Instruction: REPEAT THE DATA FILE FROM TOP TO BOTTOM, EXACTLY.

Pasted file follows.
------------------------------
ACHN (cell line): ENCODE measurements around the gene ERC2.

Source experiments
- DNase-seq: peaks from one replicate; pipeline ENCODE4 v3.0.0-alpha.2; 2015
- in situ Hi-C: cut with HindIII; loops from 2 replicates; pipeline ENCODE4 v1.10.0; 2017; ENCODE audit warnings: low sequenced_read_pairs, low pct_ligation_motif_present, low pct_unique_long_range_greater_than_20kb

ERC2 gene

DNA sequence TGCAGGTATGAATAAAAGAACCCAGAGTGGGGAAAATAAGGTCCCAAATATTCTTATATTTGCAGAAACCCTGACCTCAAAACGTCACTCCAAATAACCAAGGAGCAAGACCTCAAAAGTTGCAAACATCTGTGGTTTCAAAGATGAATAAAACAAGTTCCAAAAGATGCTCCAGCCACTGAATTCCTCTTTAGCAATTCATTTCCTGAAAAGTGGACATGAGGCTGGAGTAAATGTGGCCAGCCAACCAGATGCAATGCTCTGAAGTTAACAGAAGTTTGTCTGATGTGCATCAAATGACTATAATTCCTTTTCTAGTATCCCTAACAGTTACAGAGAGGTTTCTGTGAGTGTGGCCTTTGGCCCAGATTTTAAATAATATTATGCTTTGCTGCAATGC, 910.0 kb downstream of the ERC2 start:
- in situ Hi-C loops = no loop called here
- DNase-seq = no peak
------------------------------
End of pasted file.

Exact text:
ACHN (cell line): ENCODE measurements around the gene ERC2.

Source experiments
- DNase-seq: peaks from one replicate; pipeline ENCODE4 v3.0.0-alpha.2; 2015
- in situ Hi-C: cut with HindIII; loops from 2 replicates; pipeline ENCODE4 v1.10.0; 2017; ENCODE audit warnings: low sequenced_read_pairs, low pct_ligation_motif_present, low pct_unique_long_range_greater_than_20kb

ERC2 gene

DNA sequence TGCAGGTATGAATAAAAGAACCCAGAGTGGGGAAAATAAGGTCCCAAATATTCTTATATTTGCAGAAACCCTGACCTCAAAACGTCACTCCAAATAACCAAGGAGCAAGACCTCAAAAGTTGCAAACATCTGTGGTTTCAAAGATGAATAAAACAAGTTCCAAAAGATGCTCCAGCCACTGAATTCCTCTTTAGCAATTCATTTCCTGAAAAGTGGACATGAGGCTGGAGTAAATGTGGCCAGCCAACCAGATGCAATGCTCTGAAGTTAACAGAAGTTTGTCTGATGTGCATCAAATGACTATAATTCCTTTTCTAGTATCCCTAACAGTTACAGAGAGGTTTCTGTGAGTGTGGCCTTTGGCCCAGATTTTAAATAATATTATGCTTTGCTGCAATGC, 910.0 kb downstream of the ERC2 start:
- in situ Hi-C loops = no loop called here
- DNase-seq = no peak